We do have a lot of AG friends back in India, so the response still is to just nod politely and try to steer the conversation in safer directions. Nothing is more infuriating than the sad glances you get and the conversations that imply that you have 'strayed'.

My closest aunts and their children are all fervent believers, (one cousin's an AG priest) and I've had to endure plenty of prayers calling for God to bring my mother back to the fold as one would say, with me present right there. (No one would dare do it with my mother around) and I am sure there were prayers for me too. :D And my mother is no atheist or Catholic either, she just is not as fervent as them.

Another variation on this was the 'Are you Born Again' question that was to plague me in Missouri. My stock answer was 'I was born a Christian' and the same polite smile in the hope that the person who asked me this would move on. The pain started when they did not take the hint.

Your post just stirred up the 'bad' memories from my time in an AG flock back in MO. :-).


Six years ago, between the separation and the divorce, I chanced to date a rather lovely lady whom I met online thru a dating site.

We went out to drinks near Madison Square Park, in a bar/restaurant just off the northeast corner of the park, Lovely sunny afternoon, late Spring as I recall.

I met her there, and my anxiety about these things disappated quickly: she was as her photo implied.

We took seats at the bar and ordered wine, first a glass, then a bottle, then appetizers. We talked, and laughed, about popular culture, the embarassing way we met, this and that, and the bartender who was rather remarkable in a sort of "My Left Foot" sort of fashion, seemingly able to do the impossible with the burdens God had granted him (a thoroughly incompetent waitstaff, for one).

An hour passed, then two, and we kissed at the bar. Ah, the signal. We gathered our things, and I walked her to the corner, prepared to actually have a warm body next to me that night. Visions danced in my head: the listing in the Sunday Times Style section of our impeding nuptials, the obligatory, "Congratulations, Carl! You have my sympathies, Patty!" introductions...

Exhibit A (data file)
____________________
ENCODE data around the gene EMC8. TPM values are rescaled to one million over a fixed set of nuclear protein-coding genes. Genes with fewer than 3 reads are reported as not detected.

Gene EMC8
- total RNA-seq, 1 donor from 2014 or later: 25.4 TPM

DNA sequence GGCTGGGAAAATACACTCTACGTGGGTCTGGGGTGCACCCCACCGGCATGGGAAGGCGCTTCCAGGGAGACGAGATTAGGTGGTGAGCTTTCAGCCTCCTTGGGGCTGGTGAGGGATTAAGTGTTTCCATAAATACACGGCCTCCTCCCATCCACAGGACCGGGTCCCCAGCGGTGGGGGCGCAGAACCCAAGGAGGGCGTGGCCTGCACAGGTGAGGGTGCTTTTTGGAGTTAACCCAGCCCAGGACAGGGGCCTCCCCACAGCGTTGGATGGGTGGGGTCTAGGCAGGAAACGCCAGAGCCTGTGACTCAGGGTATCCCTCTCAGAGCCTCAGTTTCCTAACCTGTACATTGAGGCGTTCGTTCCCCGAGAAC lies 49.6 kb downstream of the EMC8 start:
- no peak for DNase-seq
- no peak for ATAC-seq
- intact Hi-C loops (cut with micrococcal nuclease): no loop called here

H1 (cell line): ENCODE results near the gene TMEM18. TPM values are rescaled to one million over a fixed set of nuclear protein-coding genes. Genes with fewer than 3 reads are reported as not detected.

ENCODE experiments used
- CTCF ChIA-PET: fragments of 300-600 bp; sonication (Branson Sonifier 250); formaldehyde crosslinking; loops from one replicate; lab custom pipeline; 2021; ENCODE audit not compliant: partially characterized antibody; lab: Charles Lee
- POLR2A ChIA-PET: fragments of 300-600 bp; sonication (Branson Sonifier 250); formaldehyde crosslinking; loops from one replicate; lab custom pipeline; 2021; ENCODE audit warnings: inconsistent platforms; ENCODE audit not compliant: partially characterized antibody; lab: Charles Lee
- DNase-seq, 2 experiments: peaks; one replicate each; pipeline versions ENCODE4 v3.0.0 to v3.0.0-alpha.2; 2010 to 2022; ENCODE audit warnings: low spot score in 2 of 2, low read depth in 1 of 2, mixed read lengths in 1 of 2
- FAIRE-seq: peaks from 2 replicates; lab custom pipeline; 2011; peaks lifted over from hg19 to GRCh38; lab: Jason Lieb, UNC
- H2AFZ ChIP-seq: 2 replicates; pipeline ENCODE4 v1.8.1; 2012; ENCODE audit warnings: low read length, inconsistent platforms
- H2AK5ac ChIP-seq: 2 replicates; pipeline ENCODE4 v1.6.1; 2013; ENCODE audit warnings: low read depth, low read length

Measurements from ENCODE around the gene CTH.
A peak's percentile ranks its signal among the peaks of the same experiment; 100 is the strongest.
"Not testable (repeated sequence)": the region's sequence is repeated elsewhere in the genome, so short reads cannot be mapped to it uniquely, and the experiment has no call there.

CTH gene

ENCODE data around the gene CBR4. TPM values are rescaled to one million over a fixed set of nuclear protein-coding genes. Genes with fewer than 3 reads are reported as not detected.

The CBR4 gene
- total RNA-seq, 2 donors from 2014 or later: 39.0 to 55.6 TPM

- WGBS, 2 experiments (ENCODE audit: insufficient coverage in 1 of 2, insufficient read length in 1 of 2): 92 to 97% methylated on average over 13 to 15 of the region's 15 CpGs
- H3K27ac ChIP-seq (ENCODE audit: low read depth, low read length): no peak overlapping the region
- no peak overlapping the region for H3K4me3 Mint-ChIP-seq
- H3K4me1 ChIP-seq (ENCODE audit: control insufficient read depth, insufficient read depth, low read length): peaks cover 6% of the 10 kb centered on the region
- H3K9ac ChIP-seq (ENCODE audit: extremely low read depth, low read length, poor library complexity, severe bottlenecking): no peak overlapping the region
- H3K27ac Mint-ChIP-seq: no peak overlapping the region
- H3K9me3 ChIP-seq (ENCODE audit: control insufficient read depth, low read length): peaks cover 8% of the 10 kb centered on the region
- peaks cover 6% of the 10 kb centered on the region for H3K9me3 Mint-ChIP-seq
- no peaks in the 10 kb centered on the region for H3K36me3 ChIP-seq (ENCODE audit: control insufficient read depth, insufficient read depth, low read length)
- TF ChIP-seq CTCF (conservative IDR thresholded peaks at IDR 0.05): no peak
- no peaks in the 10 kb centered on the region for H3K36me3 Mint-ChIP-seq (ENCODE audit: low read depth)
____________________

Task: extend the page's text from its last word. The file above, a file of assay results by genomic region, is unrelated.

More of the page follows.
A cab appeared out of the gloaming, the yellow the only brightness in an otherwise dull stone vista.

I opened the door for her, gentleman that I am. She turned to me and asked, "Have you taken Jesus into your heart."

I slammed the door and ran.


PS no need to grade that, Lance. I would give myself a "C" for grammar and syntax.

Michael Bartley

Late to this post...but have to tell Lance, Falstaff and actor212 that I am still laughing. "Jesus doesn't have anything to do with football" Now, that is funny. Actor212 slamming the door reminds me of the old song Pamela Brown, "I guess I owe it all to Pamela Brown all of my good times all my messin' around..." Anyway, great post great comments. "...doesn't have anything to do with football" Can't wait for the games this weekend to see if Jesus will make the post-game.

Jon H

I often get the feeling that they're playing some kind of Holy Bingo. Or that they've misunderstood the idea of Christ the Redeemer by thinking they can collect souls and turn them in to collect the deposits.

It's like a kind of greed.